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Find Your TRUE Customers with These 4 Data Steps

Written by Leslie Nienaber Content Manager

 If businesses had the time and ability to meet each of their many customers, they certainly would. It would provide invaluable information into exactly who they are, what motivates them to make purchases, their spending behaviors, and so much more. Unfortunately, that isn’t reality. Businesses must rely on buyer personas – semi-fictional representations of ideal customers based on data from existing customers – to guide the direction of marketing and sales.

Buyer personas are a great starting point for better understanding customers and attracting new ones, but they come with many pitfalls: a survey conducted last year found 60% of business respondents were unhappy with the fact that their buyer personas were based on sales intelligence and product management, as well as company goals. To really hone in on customer behavior, businesses must set their own goals aside and come face-to-face with their data. Get started with these four steps:

#1: Do a Data Cleanup

If your closet is a mess, how easy is it for you to find quality pieces to wear? Probably pretty hard. The same scenario applies to data as well: discovering quality information about existing customers is impossible to do if your data is a mess. Performing a data cleanup should be the first priority for any analysis initiative.

Data cleanup includes, but is not limited to, reformatting fields, standardizing addresses, de-duplication, fixing email domain spelling errors as well as other typographical errors, abbreviation harmonization, and more. Most of this is done through an audit, which uses methods to determine data anomalies as well as contradictions.  

A great way to halt getting to know your true customers is by offending them or giving any indication that you don’t know who they really are. Think about it – connecting with customers is all about personalization and encouraging them to stay loyal despite having plenty of other options. Without clean data, businesses run a great risk of having incorrect values in first name, last name, and even salutation fields. Some employees even use these fields to make personal notes that they never suspect will be seen, such as “Jane Doe Bad Tipper” or “Sue Smith Rude Customer.” These errors can render personalized campaigns not only useless but insulting as well.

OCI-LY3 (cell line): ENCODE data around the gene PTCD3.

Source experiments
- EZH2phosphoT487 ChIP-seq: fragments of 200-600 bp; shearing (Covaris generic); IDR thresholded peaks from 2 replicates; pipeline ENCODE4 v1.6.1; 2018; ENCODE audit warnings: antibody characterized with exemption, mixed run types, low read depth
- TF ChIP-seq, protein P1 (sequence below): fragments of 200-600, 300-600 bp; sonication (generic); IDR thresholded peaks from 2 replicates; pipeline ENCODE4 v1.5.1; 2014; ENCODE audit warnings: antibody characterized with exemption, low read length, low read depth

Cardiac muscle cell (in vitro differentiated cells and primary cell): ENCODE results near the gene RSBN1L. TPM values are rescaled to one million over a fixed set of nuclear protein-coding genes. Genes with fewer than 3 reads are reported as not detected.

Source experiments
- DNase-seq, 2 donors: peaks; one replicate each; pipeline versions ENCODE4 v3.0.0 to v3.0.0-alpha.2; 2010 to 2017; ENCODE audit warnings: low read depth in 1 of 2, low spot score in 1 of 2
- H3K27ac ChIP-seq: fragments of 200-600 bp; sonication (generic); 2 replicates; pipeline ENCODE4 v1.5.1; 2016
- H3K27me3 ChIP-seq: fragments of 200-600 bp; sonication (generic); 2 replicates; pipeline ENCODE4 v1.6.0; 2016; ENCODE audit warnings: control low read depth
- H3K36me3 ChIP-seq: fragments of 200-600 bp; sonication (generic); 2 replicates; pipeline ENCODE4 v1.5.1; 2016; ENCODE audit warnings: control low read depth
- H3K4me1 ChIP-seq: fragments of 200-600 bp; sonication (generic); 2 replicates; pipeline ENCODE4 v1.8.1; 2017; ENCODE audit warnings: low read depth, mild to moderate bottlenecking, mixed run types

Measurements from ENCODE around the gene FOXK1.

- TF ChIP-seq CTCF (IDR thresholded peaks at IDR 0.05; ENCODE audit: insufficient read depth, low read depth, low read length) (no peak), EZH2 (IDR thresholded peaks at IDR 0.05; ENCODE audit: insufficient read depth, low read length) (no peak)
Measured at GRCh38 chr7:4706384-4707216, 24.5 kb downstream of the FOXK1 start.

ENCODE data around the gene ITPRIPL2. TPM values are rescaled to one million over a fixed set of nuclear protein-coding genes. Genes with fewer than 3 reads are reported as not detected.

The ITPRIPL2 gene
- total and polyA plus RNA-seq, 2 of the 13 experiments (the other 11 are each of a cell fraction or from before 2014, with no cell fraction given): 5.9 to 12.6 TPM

Companies may think their data is accurate and providing good customer demographics because they are using a CRM. While CRMs should provide customer snapshots by collecting purchasing and marketing information in one place, it only happens if they are executed correctly. Even a dedicated, robust CRM may collect inaccurate information simply through typographical errors or intentionally false information entered by the customer. Add the tendency for sales representatives to keep “secret” databases and lists outside of the system, and data can easily become jumbled or lost. Performing a data cleanup can offer a fresh start, along with the confidence that comes from knowing that the data being used for personalization is truly accurate.

#2: Perform Data Appends to Enhance Existing Lists

Sometimes, the key to finding your real customers lies in filling in the blanks on existing data. This is especially true for small businesses or startups that are beginning to collect customer information but are nowhere near the point of having enough data to truly create a good buyer persona.